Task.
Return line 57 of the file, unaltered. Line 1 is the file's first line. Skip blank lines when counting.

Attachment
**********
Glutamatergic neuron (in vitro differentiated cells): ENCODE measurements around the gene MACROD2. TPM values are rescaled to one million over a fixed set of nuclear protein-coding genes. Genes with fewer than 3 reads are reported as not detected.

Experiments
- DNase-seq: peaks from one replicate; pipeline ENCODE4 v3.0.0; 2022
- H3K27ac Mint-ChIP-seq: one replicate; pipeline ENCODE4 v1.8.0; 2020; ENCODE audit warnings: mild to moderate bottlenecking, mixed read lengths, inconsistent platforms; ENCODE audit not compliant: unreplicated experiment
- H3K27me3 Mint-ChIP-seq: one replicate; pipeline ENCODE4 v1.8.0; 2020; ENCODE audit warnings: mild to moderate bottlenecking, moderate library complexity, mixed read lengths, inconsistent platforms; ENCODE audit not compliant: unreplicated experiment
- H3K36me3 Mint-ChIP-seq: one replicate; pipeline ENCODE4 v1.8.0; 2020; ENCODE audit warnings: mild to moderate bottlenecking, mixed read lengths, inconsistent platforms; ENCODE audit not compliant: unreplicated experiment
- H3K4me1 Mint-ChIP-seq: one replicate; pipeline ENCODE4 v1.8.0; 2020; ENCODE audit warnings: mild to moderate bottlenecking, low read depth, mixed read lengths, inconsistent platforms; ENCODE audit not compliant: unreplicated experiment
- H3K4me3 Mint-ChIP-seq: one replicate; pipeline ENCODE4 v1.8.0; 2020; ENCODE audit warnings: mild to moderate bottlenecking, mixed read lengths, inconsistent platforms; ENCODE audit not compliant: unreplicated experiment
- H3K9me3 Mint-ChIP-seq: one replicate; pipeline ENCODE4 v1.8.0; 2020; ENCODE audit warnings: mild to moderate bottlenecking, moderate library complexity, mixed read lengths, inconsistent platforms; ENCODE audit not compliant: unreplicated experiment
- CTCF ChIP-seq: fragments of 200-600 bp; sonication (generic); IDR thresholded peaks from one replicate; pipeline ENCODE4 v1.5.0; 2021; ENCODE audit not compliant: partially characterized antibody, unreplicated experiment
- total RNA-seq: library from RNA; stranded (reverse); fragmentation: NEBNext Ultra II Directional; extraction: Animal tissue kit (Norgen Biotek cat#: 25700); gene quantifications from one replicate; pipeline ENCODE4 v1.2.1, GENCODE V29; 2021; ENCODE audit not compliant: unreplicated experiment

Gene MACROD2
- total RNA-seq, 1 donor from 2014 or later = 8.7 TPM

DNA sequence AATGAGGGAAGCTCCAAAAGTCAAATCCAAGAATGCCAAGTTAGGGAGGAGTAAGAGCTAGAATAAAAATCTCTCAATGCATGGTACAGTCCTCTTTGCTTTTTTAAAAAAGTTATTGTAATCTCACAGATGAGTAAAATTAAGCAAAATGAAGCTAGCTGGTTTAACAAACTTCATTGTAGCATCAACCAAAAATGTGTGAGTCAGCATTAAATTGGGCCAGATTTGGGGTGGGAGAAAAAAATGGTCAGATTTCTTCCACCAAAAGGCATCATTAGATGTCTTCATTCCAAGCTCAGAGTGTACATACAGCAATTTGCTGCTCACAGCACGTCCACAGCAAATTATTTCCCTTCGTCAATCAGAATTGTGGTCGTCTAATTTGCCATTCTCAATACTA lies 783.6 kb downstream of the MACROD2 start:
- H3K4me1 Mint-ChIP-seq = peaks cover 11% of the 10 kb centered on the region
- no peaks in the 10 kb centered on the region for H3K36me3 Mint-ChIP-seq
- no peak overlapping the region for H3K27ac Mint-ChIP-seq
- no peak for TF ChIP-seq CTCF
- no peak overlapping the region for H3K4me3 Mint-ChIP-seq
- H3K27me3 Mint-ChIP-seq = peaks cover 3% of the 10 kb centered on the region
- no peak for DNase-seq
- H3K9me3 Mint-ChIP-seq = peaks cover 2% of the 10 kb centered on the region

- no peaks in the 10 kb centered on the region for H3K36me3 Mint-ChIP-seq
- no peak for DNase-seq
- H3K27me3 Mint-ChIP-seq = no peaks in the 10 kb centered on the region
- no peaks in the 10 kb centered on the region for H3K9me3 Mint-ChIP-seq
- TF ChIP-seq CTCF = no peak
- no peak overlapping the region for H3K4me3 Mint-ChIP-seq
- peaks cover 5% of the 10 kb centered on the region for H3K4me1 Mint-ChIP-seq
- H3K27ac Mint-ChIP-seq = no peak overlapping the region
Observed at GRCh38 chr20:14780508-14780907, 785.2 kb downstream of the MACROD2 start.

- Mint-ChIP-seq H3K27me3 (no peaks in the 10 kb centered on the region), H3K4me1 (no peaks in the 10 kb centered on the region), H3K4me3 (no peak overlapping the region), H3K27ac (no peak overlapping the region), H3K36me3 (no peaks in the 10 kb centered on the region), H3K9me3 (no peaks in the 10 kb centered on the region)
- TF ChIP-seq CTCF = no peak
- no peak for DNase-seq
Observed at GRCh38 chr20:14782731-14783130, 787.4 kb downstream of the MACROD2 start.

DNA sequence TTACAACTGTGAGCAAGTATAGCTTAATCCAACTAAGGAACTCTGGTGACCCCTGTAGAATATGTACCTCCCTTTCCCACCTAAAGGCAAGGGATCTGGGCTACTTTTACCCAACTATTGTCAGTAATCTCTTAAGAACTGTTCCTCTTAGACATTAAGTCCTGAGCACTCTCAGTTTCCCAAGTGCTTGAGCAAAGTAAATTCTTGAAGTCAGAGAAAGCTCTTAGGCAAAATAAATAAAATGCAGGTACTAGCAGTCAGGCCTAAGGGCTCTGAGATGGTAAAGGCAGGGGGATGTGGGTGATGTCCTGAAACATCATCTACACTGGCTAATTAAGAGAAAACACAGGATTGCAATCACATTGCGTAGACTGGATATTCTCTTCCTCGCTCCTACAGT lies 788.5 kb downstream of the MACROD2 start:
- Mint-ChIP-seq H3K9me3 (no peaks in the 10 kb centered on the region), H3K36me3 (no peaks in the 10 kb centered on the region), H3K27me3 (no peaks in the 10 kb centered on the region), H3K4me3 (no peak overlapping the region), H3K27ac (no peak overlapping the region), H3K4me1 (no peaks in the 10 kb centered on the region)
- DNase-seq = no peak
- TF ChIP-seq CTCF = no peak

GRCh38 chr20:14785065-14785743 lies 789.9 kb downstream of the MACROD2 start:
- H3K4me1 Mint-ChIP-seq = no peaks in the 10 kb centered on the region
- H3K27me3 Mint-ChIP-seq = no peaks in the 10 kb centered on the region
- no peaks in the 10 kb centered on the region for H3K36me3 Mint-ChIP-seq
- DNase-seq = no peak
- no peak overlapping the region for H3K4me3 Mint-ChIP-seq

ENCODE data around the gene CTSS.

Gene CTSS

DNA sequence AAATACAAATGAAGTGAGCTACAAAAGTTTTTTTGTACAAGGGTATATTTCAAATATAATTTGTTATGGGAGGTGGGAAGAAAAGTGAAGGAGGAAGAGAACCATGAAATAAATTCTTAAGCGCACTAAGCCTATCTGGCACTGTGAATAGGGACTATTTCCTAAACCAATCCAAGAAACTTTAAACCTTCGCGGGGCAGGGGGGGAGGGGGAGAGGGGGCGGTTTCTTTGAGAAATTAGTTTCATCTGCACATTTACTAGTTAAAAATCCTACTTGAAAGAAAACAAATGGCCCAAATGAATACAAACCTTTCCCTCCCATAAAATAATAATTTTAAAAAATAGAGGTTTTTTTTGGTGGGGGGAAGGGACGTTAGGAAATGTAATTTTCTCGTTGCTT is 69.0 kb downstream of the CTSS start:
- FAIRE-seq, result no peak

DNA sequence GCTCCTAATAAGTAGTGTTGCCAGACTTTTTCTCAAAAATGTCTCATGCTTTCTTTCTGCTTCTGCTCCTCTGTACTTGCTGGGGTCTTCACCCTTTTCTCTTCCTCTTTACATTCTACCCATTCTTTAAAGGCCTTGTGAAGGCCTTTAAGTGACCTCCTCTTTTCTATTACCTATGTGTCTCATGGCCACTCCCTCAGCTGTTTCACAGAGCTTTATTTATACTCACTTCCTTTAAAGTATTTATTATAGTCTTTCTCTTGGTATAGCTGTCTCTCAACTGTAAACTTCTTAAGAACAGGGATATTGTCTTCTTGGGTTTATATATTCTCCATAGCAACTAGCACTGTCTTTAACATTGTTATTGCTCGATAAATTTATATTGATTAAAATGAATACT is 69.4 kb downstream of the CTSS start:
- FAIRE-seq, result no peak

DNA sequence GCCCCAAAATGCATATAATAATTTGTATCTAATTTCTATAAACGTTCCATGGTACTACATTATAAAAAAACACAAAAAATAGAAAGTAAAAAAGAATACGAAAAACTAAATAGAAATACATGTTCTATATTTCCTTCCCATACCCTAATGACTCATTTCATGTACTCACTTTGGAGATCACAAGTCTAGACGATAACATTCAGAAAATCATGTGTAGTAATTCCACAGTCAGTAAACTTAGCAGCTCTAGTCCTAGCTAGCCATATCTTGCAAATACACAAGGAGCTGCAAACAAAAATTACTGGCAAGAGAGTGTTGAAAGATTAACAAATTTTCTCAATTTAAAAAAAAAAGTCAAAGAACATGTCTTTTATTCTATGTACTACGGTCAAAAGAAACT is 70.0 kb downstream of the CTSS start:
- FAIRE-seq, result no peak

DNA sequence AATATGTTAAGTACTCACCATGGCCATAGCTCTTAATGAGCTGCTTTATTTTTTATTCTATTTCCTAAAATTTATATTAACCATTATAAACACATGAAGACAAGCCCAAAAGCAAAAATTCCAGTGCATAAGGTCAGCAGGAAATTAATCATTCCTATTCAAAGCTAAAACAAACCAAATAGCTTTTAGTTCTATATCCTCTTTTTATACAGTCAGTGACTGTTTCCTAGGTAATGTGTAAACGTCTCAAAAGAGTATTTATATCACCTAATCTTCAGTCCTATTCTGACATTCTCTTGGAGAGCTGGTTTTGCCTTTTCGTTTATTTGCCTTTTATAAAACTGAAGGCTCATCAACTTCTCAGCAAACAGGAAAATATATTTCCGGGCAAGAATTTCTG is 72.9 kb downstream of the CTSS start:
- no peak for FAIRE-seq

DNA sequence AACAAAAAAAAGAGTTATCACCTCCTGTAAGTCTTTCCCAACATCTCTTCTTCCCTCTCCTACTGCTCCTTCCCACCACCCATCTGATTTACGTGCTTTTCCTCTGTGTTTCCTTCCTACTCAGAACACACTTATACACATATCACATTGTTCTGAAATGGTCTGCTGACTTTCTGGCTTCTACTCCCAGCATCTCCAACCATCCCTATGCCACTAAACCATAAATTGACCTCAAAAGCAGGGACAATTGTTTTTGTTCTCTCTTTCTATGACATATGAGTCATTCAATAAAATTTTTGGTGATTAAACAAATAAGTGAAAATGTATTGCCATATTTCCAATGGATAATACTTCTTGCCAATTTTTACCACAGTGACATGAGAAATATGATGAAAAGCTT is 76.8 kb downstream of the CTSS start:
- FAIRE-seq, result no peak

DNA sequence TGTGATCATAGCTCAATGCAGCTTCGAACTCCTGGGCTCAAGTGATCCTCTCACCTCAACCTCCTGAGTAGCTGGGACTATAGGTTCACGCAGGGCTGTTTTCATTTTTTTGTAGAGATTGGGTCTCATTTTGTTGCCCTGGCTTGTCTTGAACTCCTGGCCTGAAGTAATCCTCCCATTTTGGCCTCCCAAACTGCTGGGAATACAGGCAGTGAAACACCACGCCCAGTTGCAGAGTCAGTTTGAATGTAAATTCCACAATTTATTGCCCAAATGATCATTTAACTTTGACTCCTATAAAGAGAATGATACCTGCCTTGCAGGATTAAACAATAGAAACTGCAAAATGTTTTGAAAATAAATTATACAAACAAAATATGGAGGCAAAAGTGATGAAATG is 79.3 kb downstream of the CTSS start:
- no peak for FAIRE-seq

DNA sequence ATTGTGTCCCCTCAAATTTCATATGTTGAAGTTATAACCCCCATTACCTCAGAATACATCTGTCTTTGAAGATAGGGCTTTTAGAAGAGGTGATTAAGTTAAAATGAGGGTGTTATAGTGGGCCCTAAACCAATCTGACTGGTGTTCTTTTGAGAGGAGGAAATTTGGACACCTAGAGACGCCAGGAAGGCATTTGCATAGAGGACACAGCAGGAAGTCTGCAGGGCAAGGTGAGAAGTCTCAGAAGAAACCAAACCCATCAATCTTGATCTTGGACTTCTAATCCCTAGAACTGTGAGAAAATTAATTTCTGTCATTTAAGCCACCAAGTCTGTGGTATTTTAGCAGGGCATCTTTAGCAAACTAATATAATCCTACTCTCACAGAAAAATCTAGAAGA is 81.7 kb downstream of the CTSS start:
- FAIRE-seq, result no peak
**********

- FAIRE-seq, result no peak